Intercultural and Intergeneration Communication within the Chinese American Families
In recent decades, migration waves have brought to the United States large numbers of Asians and Pacific Islanders (API). Well over two-fifths of all non-amnesty persons admitted in the U.S. in 1991 were API.[i] The trend of increasing API immigration is clear and the API portion in the U S. total immigration steadily grew from the 1972's 28.7 percent to 1985's 44.2 percent. According to the U.S. Census Bureau in 2003, 25% of the Asians are foreign born. APIs were identified as language minorities; by 1989, the number had reached 547,000 (National Center for Education Statistics. 1992) With their drastically different cultural backgrounds, cross-cultural communication is a fundamental issue not only in API family but espeically in the Chinese American families, not to mention inter-generation communication. Chinese American families have distinct communication norms that are significantly different from those of native born Americans and other immigrants.
Most of the Chinese immigrants are from three regions in Asia, China, Taiwan, and Hong Kong. Though they are all ethnically Chinese, some of the cultures and traditions are different in different regions, not to mention that the languages are different. Chinese from Hong Kong use Cantonese as the main dialect whereas China and Taiwan use mainly Mandarin and many local dialects. The written languages are also slightly different between Chinese from Hong Kong and Taiwan to those from mainland China. Historical trend has been that early Chinese immigrants came from pre-Communist China, Taiwan, or Hong Kong and were literate in traditional characters. Over the last two decades, however, Mainland China has become the dominant point of origin for Chinese immigrants. The younger generation of Chinese immigrants received their education in simplified characters. Many of them cannot read traditional characters at all. Those who can read traditional characters are middle-aged or older, or are highly-educated people.[ii]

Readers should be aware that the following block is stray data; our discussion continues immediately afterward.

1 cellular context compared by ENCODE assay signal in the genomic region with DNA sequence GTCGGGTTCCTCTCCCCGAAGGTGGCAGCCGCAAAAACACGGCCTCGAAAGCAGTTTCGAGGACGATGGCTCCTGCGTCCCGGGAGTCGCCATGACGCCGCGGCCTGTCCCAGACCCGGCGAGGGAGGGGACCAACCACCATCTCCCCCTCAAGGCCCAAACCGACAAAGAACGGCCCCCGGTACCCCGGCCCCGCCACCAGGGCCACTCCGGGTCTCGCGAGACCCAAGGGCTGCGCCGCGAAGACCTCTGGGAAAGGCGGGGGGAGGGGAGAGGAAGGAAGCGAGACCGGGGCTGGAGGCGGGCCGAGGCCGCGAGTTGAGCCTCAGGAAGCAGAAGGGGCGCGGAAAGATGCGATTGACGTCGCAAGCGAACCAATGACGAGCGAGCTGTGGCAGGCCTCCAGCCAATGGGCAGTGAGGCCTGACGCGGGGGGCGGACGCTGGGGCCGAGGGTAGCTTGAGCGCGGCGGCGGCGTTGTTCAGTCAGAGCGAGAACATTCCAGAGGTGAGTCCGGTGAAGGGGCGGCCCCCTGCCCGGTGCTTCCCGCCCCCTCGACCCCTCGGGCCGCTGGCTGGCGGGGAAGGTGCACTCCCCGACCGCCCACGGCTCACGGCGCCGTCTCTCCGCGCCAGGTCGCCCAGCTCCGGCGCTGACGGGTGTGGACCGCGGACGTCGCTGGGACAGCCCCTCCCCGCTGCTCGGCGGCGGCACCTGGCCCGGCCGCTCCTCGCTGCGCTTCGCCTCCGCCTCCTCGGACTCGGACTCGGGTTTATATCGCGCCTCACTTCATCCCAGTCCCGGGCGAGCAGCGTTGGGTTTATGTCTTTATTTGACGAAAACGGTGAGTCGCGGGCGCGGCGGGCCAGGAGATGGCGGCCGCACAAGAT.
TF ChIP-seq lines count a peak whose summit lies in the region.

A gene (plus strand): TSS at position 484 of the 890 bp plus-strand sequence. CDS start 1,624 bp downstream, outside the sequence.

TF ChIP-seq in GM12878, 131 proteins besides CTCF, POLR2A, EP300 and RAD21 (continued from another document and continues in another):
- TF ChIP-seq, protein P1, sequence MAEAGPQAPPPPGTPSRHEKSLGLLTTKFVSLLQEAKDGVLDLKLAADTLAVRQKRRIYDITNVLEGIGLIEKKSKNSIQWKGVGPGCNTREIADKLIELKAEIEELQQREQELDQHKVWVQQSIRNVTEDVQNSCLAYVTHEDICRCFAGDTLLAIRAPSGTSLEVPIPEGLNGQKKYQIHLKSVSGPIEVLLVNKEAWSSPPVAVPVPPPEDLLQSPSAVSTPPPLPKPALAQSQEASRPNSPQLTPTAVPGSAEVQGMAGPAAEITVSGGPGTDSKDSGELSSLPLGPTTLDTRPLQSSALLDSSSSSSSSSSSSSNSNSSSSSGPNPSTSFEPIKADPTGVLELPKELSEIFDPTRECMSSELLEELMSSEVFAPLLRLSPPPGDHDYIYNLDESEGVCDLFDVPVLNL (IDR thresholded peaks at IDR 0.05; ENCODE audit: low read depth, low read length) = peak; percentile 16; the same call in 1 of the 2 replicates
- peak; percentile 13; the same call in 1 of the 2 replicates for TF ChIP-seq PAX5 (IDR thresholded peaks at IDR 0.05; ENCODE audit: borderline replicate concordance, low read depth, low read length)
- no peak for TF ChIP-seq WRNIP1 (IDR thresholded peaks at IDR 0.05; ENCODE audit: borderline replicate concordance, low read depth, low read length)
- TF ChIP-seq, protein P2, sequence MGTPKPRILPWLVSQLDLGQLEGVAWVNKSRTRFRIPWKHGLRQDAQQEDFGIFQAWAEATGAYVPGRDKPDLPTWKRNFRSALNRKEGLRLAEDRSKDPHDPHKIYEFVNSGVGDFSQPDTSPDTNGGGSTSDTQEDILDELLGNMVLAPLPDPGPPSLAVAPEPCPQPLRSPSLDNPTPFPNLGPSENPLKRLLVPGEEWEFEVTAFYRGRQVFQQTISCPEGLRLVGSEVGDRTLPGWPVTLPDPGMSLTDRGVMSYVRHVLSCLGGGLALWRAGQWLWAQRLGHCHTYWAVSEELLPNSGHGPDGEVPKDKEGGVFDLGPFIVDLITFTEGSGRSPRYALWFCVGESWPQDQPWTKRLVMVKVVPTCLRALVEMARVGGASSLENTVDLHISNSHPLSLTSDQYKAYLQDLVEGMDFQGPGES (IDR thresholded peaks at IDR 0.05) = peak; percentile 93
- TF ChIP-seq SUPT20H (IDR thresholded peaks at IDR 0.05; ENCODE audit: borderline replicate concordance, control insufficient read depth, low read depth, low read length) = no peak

Historically, under the influence of Chinese Confucianism, Chinese developed complex literate cultures and cohesive family organizations.[iii] Cultural contrasts are, of course, sharpest between Chinese and American mainstream society. For example, Chinese think about social institutions such as school quite differently from American parents. Like middle-class Americans, Chinese highly value formal education and life skills like playing some form of musical instruments. They often consider their children's schooling directly related to the family's integrity: success in academics brings honor and prestige to the family, failure brings shame.[iv] The intense pressure upon children to succeed often generates intergenerational conflicts and psychological difficulties for children. Many Chinese children suffer from test anxiety, social isolation, and impaired self-esteem because of their mediocre school performance.[v] Another source of family tension is the communication barrier between predominantly Chinese speaking parents and predominantly English speaking children.[vi]
Language differences are striking between Chinese and American mainstream society even for persons that are fluent in both languages. For example, translated documents or verbal language presented many identified problems. These include syntactic structure (question vs. statement) problem which Chinese translation lacks consistency in translating the document. Or key words in the English language were mistranslated. The Chinese translation either uses a word that differs in its semantic coverage from the original English word or collapses two concepts into one word. There is also the difference between classical Chinese vs. vernacular Chinese. The written form of a language is always considered more formal than the spoken form. Finally, some concepts are difficult to convey in another...
Please join StudyMode to read the full document